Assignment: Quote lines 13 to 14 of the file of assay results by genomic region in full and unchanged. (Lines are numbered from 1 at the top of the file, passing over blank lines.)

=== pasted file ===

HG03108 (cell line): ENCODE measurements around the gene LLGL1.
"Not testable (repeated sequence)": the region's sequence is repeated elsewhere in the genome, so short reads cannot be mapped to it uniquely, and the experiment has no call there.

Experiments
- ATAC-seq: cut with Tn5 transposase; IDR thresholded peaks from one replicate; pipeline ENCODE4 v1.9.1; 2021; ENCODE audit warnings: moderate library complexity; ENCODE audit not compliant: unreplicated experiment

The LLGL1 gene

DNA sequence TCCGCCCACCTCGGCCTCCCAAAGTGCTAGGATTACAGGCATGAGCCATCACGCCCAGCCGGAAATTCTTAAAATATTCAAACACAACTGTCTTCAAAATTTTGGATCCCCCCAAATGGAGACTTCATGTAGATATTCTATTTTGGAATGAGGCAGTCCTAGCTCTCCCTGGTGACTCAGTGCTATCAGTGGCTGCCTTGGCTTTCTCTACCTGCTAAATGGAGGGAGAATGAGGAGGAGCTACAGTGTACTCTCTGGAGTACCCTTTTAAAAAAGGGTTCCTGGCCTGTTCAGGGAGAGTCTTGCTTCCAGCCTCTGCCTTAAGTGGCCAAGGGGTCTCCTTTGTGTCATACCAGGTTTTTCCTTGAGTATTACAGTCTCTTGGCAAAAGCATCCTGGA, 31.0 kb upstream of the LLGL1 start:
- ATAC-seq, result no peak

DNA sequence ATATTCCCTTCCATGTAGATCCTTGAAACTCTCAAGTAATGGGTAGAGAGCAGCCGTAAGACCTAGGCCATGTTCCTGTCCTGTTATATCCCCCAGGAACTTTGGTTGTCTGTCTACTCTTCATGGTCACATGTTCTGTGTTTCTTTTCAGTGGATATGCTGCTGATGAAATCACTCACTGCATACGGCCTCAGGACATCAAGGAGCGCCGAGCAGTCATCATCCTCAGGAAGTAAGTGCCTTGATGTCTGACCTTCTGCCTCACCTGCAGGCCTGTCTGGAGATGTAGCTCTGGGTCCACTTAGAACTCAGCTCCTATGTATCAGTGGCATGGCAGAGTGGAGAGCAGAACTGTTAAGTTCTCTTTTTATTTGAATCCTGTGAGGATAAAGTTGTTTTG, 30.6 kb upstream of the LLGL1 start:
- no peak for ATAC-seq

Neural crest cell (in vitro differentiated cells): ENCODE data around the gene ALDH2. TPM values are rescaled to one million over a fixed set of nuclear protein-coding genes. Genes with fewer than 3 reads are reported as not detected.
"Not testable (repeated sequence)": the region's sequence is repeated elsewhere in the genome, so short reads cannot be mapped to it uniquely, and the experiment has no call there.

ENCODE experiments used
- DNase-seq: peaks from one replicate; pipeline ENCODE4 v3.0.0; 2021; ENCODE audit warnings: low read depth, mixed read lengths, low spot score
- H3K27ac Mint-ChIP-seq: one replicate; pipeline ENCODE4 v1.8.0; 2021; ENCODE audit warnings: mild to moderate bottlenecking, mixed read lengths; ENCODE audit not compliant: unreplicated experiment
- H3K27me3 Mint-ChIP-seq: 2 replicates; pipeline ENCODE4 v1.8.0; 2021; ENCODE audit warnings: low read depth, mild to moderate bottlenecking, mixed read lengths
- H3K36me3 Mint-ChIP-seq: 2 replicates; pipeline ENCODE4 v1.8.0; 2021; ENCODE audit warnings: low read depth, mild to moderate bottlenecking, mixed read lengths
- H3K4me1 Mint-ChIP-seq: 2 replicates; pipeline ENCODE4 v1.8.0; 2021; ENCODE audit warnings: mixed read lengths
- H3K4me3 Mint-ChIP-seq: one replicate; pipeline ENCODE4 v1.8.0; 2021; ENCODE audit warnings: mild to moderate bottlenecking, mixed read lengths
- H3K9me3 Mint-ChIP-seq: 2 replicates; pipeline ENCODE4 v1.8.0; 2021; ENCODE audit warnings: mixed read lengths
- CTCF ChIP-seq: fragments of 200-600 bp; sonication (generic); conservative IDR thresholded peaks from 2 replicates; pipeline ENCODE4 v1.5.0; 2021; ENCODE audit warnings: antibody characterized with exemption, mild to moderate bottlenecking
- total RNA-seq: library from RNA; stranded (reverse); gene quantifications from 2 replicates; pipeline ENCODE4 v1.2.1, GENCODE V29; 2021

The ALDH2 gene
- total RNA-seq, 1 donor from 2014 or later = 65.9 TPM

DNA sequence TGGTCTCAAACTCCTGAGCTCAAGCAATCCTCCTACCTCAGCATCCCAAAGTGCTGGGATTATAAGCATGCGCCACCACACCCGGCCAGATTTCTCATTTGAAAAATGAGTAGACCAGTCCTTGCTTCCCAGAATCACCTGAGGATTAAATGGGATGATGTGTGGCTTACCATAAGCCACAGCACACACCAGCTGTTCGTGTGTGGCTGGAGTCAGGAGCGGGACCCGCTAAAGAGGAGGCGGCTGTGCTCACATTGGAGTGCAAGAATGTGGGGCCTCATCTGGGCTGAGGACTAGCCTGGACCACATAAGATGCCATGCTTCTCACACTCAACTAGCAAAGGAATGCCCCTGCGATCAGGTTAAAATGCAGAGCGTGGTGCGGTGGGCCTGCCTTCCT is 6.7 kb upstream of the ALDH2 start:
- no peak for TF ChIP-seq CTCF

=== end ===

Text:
- DNase-seq: peaks from one replicate; pipeline ENCODE4 v3.0.0; 2021; ENCODE audit warnings: low read depth, mixed read lengths, low spot score
- H3K27ac Mint-ChIP-seq: one replicate; pipeline ENCODE4 v1.8.0; 2021; ENCODE audit warnings: mild to moderate bottlenecking, mixed read lengths; ENCODE audit not compliant: unreplicated experiment